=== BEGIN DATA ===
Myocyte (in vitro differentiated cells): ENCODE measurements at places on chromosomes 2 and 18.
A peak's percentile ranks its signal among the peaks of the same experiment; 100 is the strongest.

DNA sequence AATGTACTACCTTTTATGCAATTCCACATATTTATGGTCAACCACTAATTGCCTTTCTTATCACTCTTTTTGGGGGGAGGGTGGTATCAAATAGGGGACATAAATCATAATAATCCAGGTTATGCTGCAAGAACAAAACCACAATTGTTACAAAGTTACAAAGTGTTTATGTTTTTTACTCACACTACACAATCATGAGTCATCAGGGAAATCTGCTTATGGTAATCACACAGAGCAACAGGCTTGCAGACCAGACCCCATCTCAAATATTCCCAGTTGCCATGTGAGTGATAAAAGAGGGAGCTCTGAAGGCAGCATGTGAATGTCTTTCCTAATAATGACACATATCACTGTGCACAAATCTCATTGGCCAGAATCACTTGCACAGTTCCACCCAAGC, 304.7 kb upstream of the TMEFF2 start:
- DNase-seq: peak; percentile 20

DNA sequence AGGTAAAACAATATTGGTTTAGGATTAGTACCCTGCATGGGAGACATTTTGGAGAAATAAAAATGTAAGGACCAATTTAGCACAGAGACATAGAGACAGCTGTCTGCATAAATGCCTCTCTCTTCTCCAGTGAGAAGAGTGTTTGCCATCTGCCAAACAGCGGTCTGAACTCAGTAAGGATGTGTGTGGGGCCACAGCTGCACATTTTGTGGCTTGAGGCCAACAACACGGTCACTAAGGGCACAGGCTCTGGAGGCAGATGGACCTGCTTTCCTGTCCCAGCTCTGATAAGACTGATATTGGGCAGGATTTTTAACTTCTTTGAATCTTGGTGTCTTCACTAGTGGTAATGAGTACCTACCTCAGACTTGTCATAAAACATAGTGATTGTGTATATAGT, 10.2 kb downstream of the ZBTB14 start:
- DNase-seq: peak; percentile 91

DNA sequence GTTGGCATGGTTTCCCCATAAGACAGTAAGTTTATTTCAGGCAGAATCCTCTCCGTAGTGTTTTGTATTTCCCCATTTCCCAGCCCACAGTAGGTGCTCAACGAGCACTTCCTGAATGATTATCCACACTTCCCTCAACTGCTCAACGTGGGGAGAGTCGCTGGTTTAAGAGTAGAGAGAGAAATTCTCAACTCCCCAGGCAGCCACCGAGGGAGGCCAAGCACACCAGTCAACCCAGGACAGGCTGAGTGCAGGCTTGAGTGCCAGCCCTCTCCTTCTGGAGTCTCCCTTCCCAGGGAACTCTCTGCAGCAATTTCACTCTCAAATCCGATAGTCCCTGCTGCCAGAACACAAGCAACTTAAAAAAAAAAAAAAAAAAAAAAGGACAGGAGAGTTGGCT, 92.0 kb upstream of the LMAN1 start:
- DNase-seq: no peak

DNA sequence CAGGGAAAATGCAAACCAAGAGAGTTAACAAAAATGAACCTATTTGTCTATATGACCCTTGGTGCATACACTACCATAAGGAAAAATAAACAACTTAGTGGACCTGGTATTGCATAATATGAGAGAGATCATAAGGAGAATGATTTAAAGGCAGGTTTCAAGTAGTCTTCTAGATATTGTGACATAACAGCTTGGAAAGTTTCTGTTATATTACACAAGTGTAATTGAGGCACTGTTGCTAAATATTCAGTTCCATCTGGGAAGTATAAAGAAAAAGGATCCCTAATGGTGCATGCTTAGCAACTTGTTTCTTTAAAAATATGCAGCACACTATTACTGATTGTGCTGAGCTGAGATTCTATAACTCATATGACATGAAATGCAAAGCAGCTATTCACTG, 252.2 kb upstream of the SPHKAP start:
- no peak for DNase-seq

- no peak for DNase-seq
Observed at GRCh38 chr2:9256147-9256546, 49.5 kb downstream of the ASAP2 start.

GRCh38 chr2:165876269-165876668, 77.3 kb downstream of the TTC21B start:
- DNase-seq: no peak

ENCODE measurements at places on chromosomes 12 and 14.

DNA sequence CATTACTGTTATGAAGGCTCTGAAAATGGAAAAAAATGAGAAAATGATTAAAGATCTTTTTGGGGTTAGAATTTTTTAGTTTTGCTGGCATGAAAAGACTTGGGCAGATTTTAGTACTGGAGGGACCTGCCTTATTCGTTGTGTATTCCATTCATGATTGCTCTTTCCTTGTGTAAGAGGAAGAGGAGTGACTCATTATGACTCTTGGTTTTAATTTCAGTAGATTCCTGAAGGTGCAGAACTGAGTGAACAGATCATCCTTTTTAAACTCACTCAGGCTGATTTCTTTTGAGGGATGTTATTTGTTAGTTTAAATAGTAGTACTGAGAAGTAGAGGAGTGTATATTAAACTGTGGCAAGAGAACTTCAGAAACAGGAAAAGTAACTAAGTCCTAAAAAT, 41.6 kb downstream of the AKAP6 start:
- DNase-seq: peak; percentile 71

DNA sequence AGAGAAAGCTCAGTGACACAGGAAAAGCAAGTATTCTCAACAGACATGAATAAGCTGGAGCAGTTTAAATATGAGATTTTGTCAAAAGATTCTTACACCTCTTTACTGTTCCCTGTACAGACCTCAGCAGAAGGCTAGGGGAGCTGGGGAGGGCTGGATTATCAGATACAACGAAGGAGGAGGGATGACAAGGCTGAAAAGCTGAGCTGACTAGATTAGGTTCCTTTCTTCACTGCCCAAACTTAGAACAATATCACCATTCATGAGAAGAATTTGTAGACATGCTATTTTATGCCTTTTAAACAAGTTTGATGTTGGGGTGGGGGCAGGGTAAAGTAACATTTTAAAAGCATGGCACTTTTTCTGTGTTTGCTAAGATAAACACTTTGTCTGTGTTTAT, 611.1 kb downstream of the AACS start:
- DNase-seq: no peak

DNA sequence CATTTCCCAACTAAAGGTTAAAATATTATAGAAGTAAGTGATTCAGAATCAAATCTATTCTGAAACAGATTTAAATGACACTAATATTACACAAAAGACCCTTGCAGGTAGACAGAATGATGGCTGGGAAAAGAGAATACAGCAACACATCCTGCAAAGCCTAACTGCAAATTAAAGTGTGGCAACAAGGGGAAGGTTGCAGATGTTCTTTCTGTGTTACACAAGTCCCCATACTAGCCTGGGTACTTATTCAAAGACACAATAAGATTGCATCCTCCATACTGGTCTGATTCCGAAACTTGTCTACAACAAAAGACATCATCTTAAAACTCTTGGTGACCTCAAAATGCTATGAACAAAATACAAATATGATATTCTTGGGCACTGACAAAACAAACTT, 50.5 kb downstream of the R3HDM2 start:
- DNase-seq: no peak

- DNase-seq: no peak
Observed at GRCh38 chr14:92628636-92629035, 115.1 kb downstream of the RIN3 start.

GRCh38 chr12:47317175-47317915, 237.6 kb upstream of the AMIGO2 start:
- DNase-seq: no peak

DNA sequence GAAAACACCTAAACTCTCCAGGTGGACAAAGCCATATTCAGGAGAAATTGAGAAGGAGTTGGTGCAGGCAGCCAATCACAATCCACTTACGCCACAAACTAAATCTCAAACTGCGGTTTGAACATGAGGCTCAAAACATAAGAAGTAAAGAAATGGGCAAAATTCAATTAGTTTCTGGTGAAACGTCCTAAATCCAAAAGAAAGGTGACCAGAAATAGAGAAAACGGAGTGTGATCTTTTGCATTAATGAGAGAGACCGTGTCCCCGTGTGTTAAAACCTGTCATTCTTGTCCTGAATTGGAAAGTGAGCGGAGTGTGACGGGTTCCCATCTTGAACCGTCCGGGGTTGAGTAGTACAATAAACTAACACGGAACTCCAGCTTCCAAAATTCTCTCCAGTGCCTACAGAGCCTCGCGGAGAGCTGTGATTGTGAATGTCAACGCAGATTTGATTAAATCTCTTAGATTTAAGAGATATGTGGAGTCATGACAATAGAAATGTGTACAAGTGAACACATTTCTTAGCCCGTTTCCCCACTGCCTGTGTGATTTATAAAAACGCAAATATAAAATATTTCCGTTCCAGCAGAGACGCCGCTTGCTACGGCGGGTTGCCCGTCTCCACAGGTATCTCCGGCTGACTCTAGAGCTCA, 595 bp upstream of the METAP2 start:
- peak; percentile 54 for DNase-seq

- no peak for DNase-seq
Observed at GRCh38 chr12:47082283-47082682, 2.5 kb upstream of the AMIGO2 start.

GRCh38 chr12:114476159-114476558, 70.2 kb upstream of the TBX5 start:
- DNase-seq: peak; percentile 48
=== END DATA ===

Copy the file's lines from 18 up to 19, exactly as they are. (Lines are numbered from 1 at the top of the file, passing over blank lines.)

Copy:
DNA sequence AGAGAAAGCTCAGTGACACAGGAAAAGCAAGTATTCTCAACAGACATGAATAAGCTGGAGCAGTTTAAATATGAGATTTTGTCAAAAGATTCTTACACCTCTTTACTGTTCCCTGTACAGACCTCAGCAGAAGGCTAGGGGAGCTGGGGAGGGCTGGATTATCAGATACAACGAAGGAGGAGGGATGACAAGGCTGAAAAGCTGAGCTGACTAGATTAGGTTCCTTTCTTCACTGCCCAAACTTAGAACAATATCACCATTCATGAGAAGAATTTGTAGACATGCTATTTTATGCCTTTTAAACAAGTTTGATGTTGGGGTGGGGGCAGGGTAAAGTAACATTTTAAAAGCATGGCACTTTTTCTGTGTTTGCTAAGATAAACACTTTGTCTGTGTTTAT, 611.1 kb downstream of the AACS start:
- DNase-seq: no peak